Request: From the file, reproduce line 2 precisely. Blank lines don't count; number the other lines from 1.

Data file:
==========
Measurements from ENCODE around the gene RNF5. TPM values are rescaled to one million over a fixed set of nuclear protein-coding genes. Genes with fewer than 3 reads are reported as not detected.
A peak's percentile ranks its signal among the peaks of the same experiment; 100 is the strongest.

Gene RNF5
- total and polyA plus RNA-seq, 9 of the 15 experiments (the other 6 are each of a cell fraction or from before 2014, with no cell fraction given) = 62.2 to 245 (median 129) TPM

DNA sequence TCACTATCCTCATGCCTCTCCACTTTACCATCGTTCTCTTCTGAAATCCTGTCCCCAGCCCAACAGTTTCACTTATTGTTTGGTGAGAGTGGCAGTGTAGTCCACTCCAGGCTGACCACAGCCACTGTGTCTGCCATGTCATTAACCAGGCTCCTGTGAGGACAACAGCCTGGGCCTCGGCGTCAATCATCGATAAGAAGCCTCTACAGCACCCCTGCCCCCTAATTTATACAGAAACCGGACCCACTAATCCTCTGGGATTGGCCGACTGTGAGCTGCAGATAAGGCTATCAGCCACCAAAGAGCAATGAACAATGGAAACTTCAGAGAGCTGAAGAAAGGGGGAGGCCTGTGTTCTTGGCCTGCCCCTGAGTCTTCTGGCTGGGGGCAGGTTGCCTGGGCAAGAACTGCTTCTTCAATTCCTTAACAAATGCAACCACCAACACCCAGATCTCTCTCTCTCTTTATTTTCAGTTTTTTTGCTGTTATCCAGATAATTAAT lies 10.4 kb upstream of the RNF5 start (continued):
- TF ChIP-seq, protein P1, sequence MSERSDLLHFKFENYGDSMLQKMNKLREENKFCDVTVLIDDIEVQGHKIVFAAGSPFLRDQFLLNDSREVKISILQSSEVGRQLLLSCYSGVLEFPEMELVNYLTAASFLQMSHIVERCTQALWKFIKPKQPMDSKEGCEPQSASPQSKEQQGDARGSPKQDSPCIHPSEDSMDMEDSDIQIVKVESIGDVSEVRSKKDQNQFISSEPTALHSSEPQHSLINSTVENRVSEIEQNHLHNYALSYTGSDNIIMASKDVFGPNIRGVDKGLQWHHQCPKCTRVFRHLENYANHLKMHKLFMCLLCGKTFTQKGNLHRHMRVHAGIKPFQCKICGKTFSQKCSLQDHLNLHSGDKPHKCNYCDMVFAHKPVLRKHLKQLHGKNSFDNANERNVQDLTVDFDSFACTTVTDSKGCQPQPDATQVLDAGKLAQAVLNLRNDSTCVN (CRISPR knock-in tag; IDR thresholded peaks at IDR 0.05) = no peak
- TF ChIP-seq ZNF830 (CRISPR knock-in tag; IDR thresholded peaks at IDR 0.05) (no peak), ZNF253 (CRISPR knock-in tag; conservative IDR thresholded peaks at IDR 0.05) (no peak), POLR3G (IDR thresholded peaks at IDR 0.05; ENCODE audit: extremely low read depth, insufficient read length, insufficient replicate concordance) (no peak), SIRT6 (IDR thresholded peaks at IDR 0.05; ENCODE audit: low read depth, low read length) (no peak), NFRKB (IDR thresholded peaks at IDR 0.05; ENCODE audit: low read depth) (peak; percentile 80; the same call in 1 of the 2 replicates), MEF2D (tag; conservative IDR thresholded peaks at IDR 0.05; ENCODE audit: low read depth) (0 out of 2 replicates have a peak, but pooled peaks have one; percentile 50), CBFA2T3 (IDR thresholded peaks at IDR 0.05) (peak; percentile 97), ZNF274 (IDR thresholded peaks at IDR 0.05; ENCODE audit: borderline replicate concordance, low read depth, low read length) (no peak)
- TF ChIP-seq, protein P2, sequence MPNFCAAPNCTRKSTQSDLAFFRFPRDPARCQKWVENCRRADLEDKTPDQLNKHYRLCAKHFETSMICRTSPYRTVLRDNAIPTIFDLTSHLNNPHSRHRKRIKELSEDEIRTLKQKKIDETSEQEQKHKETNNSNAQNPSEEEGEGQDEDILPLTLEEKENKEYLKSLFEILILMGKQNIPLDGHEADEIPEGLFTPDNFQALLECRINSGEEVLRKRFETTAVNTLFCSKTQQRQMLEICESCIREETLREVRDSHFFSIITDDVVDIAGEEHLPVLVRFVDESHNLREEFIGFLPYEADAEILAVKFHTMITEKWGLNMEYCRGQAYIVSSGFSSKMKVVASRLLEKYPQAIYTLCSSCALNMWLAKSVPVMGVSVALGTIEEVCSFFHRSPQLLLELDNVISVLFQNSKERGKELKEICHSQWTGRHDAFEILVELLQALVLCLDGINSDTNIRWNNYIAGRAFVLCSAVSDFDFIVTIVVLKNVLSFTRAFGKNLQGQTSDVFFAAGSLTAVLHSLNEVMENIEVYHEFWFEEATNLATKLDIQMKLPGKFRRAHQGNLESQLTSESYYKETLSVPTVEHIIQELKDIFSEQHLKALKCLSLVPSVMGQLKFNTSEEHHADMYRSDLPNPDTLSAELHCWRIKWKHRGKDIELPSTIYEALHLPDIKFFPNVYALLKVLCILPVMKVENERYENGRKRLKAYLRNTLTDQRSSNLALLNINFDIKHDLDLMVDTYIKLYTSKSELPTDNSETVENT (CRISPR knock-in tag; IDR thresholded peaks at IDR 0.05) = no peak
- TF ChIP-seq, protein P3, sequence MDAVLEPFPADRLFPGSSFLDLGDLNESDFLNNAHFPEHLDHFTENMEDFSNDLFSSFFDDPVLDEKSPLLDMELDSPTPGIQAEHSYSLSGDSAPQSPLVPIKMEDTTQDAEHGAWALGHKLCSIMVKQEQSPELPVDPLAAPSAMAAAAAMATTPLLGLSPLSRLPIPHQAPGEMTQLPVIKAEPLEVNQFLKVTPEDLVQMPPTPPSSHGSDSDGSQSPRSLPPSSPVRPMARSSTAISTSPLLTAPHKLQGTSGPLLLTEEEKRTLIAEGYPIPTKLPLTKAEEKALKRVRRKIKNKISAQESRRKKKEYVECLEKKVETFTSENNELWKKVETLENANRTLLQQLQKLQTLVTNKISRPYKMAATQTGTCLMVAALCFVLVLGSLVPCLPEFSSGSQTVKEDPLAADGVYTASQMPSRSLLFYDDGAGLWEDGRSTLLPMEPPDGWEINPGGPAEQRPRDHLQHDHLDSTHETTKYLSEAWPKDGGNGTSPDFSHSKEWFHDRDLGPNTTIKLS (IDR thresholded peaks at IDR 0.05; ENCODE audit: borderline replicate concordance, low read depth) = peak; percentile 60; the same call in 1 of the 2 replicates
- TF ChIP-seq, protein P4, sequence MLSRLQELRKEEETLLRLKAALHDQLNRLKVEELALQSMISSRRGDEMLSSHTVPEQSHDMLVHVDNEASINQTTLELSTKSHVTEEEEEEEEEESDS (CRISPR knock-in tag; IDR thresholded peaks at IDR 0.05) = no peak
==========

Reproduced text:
A peak's percentile ranks its signal among the peaks of the same experiment; 100 is the strongest.